GlobalFoundries IPO Allows You To Invest In A Chip Shortage Problem Solver

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In case you haven’t received the memo, there has been a semiconductor shortage for much of 2021. Based in New York City GlobalFoundries (NASDAQ:GFS) could help solve this problem in a big way. As a result, enterprising investors might consider a long position in GFS stocks.

Stone / UK – July 9, 2020: Global Foundries – Semiconductor manufacturer logo on the printed document and large microchips placed around. Selective focus.

Interestingly, GlobalFoundries is a hidden giant in a high needs market. The company has approximately 15,000 employees, approximately 10,000 patents and five manufacturing sites on three continents.

In addition, the GFS share has just debuted on the Nasdaq exchange. Therefore, you might think GlobalFoundries should be a famous name on Wall Street and Main Street.

Still, it isn’t, but it’s not a bad thing. There is an early stage investment opportunity here as the public profile of GlobalFoundries is expected to grow rapidly in the near future.

A closer look at GFS Stock

Before we talk about solving the global chip shortage problem, let’s put the microscope in GFS stock.

On October 27 of this year, GlobalFoundries revealed the company’s initial public offering (IPO) price of $ 47 per share. Prior to that, the price range had been set between $ 42 and $ 47.

GlobalFoundries announced the closing of its public offering on November 1, although the shares began trading on the Nasdaq on October 28.

One thing is for sure: GFS stock didn’t stay at $ 47 for very long. Clearly, the IPO craze was in full swing as the stock climbed to $ 65 on November 4.

The stock price fluctuated over the following days, reaching $ 62 and changing on November 19.

It is still too early to identify support and resistance levels for this particular stock. New stocks going public carry a high risk as the market is still determining an appropriate price range.

So please don’t load GFS stock. The best policy right now is to do your due diligence on the company and possibly buy a few stocks if you think GlobalFoundries offers long term value.

Founding a foundry

Although the IPO is still recent, GlobalFoundries has been around since 2009.

You could call the company some sort of spin-off, as GlobalFoundries was formed through a joint venture between Mubadala and Advanced micro-systems (NASDAQ:AMD).

Over the years, GlobalFoundries has grown into a powerhouse in its own right. Impressively, the company had over 200 customers in 2020.

In addition, the company generated revenue of $ 3.04 billion, up nearly 13% year-on-year, in the first half of 2021.

As a result, GlobalFoundries has become the third largest semiconductor and microchip foundry in the world in terms of sales.

On the other hand, the company remains unprofitable. Disappointingly, GlobalFoundries’ loss of net profit in the first half of 2021 was $ 301 million.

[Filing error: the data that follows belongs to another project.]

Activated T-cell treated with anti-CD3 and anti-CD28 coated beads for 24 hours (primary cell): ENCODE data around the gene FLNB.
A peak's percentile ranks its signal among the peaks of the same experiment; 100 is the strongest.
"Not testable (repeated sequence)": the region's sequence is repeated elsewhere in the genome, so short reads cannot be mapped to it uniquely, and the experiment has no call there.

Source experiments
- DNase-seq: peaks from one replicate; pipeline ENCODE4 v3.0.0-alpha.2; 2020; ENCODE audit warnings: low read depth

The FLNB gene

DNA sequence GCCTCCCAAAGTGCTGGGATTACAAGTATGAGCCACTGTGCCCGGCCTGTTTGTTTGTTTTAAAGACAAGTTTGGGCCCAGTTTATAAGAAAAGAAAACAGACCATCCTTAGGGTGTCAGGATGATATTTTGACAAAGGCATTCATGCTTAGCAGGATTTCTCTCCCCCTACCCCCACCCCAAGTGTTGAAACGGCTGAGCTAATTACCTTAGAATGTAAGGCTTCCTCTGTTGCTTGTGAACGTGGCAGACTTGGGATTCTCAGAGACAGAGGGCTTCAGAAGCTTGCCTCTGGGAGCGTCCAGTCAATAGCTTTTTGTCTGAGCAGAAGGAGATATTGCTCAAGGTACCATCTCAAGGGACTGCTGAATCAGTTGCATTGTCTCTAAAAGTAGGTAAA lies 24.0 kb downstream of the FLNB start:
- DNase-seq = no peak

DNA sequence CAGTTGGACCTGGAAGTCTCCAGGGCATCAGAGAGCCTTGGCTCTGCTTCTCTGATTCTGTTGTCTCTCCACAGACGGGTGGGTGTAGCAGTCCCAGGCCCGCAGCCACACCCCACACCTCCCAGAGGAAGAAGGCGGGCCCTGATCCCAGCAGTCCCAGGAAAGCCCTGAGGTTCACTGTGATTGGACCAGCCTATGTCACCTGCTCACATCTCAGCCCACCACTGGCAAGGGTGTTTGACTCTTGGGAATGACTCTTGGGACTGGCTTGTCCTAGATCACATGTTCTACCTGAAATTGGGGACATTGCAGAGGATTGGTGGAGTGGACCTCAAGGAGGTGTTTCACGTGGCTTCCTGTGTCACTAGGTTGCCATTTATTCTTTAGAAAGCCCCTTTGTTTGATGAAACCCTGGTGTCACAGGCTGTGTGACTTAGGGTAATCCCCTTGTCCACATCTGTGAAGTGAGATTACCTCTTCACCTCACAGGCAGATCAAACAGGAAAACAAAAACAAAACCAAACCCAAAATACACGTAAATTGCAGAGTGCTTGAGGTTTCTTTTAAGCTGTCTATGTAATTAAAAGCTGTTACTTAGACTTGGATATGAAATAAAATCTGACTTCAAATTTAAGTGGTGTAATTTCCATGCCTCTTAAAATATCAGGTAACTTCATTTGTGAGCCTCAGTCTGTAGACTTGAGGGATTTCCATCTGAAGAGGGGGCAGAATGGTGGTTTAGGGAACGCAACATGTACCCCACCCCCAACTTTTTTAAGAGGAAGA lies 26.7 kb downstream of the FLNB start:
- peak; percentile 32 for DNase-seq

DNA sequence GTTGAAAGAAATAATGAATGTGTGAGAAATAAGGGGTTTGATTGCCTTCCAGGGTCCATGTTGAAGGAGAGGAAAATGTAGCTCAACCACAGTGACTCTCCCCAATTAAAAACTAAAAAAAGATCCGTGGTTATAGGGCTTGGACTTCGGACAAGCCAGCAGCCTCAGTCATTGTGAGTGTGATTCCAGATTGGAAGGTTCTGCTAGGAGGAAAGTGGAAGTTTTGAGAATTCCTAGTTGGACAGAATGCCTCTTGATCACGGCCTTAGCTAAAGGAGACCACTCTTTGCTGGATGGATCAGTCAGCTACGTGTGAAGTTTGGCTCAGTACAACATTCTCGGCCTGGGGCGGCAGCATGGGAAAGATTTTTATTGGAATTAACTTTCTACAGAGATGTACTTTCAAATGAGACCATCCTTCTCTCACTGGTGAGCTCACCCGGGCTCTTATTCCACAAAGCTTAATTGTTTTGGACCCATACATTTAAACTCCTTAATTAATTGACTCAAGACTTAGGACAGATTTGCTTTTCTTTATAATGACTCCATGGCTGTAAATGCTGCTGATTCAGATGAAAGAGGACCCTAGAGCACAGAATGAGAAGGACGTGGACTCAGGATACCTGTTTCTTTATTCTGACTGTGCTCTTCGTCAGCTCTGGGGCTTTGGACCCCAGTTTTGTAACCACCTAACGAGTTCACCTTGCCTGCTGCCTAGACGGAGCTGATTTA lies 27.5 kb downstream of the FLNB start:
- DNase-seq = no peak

So GFS share is not a perfect investment. This is another reason to keep your position size small, even if you have confidence in the company.

Two superb teams

While GlobalFoundries is helping tackle the global supply shortage of tech gadget parts, the company is not fighting this battle alone.

For example, GlobalFoundries announced that it is expanding its collaboration with Qualcomm (NASDAQ:QCOM) Qualcomm Global Trading PTE subsidiary. Ltd.

As part of this collaboration, the two companies will continue to develop multi-gigabit 5G radio frequency (RF) front-end products.

Dr Bami Bastani, senior vice president and general manager of the mobile and wireless infrastructure strategic business unit at GlobalFoundries, clarified that the collaborative efforts include “frequencies below 6 GHz to unlock daily access to the 5G ”as well as“ cutting edge mmWave technology to take 5G to the next level.

Meanwhile, GlobalFoundries is reportedly working with the auto giant Ford engine (NYSE:F) to “advance semiconductor manufacturing and technology development in the United States”.

This partnership has broader implications, as it aims to “increase chip supply for Ford and the US auto industry.”

GlobalFoundries CFO Tom Caulfield stressed that the deal with Ford will not only boost innovation, but should also “ensure” a “long-term supply-demand balance” (referring to the shortage of technical parts, presumably).

The bottom line

Obviously, there is a lot to unpack here. You have a still new IPO, a hidden chipmaking giant, and a pair of powerful partnerships.

At the same time, the fiscal position is mixed with robust incomes but a shortage of profits.

What to do with all this? In the final analysis, a small position in GFS stock is speculative but reasonable, as GlobalFoundries remains a key player in a market that is still in high demand.

At the time of publication, David Moadel had (directly or indirectly) no position in any of the stocks mentioned in this article. The opinions expressed in this article are those of the author, subject to the publication guidelines of InvestorPlace.com.

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The views and opinions expressed herein are the views and opinions of the author and do not necessarily reflect those of Nasdaq, Inc.